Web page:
The Portage County Animal Protective League is seeking donations to pay for medical care for three pets found in bad shape over the Labor Day weekend.
A beagle mix with a badly injured leg was found in the area of Knapp Road and S.R. 14 in Edinburg last Saturday afternoon after he was apparently hit by a vehicle. Later that night, a Great Dane puppy was found in the Rhodes Road area of Kent, also possibly hit by a car.
On Monday, a woman walking past an apartment dumpster in Ravenna heard a kitten crying. The woman opened a trash bag filled with beer cans and found a tiny kitten covered in fleas and beer, weak and emaciated.
Chalan Lowry, executive director of the PAPL, said the agency's staff named the beagle mix Henry. His front leg had breaks in two places, and since the PAPL can't afford the $5,000 cost of surgery to repair the fracture, the decision was made to amputate his leg. Henry initially wore a splint and the surgery was put off until Friday to give his owners a chance to come forward to claim him..
"But at this point, he's an unowned animal," Lowry said. "He's ours."
The Great Dane, named Spencer by PAPL staff, had a hip injury, and x-rays showed that the ball of his hip was broken off. The dog already has undergone surgery. He is recovering at the PAPL.
Lowry estimates the two procedures will cost the agency nearly $2,000. In addition, there are costs associated with the feeding, vaccination and neutering of both dogs.
"That hits our wallet," she said.
Once the kitten, named Annie Oakley, was at the shelter, PAPL staff noticed that she had a head tilt, which may indicate a neurological problem or ear infection. The cat also had tapeworms, was dehydrated and in poor health. A veterinarian determined that she was eight weeks old, and she was given fluids, flea medication, a de-worming medication, a bath, food and lots of love.
"We are not sure why someone would have thrown her out like garbage," Lowry said. But we are so thankful someone heard her cries. Her hours inside that bag were numbered."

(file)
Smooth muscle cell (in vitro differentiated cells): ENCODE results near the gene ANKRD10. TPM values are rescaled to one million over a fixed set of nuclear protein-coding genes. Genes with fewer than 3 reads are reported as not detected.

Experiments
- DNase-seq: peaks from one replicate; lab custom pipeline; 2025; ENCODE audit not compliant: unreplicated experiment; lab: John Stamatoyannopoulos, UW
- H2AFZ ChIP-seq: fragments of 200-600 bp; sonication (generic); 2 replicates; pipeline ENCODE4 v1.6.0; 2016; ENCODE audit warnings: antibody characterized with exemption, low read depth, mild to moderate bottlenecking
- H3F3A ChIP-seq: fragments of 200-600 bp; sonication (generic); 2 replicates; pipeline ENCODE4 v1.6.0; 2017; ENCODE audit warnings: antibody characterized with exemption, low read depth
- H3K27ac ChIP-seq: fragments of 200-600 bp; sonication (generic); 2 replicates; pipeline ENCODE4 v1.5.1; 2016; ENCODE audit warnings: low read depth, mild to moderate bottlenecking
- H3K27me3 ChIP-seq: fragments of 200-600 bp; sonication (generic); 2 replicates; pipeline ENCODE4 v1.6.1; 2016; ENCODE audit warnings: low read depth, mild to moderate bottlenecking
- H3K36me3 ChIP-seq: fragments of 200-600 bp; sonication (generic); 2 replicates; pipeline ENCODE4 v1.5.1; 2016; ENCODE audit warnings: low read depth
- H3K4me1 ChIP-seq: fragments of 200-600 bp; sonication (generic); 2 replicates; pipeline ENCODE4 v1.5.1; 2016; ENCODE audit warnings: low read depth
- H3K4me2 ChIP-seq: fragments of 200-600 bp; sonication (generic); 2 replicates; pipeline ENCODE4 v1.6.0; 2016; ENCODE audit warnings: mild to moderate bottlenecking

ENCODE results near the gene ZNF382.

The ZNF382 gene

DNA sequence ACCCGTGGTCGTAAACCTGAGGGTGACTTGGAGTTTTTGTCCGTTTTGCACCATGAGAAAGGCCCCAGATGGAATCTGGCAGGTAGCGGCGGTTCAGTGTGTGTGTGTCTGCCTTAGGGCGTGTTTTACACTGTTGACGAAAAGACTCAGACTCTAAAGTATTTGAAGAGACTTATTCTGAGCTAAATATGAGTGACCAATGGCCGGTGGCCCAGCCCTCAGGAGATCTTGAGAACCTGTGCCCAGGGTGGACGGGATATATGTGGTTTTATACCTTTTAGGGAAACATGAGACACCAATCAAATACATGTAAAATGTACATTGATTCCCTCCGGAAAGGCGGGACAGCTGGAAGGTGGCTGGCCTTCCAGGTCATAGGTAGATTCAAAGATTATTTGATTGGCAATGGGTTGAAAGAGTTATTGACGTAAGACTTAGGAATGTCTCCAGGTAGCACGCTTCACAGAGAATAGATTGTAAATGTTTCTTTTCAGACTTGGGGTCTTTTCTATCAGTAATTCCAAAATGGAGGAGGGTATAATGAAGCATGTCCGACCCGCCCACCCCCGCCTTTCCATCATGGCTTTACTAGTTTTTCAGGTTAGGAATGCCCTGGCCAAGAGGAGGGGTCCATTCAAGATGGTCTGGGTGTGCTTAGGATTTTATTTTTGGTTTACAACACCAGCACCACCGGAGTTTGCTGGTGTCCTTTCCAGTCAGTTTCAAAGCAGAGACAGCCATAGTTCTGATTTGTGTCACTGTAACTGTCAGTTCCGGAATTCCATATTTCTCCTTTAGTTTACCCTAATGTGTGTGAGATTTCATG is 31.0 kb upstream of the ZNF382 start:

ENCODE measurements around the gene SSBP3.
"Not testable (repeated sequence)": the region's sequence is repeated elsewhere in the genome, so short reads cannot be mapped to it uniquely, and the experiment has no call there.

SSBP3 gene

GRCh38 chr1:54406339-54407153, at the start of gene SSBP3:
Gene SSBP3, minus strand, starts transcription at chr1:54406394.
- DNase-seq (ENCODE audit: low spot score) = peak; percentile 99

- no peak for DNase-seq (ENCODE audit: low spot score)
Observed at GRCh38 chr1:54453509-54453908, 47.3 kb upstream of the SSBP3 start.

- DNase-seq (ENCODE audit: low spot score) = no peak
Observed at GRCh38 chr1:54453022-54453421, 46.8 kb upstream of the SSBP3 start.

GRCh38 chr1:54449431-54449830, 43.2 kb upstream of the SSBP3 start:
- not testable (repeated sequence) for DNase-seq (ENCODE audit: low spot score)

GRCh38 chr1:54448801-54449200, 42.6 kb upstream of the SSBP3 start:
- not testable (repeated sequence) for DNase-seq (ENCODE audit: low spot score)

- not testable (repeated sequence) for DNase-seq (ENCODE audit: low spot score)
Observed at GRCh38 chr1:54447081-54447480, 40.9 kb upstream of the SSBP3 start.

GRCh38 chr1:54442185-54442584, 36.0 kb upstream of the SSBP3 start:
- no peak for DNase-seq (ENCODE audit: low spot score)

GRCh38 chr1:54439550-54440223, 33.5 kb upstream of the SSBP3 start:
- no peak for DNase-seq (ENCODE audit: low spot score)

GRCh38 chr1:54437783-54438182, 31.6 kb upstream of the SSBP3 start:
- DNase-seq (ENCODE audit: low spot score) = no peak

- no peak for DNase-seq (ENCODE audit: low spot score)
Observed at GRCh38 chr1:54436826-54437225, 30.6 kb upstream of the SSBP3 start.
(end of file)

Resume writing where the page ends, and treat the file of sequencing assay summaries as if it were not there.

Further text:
Annie is in "one of our best foster homes," and is playing with other pets in the home while undergoing treatment and getting the nutrition she needs.
Lowry said not only was the holiday weekend an unusually busy one for the PAPL, but is part of a busy year overall for injured and sick animals coming to the shelter. Henry's surgery marks the 12th amputation the PAPL has had to do this year, and other injuries and illnesses also are on the increase, with about a dozen animals undergoing lengthy treatment for heartworm. Usually, there are only one or two cases of amputation or heartworm in a year.
"We rely on the community to step up and help us, so that we can help them," Lowry said.
If medical treatment goes well and the dog owners do not come forward, all will be available for adoption in the weeks ahead. If the dog owners come forward, they will be billed for the treatment their dogs underwent, but because of that expense, it is rare for owners to stop forward.
"We'd love to say, 'Here, take them,' but we can't afford to eat that cost," she said. "We'd like to think that if their pet was hit by a car, they would take them to the vet and pay the bill."
The PAPL is the only shelter that takes cats, and always is full, with 130 cats now in the shelter.
To make a donation or for more information, call the Portage Animal Protective League at 330-296-4022, visit portageapl.org/Donate_Online or follow the PAPL's facebook page.
Contact this reporter at 330-298-1139 or
Facebook: Diane Smith, Record-Courier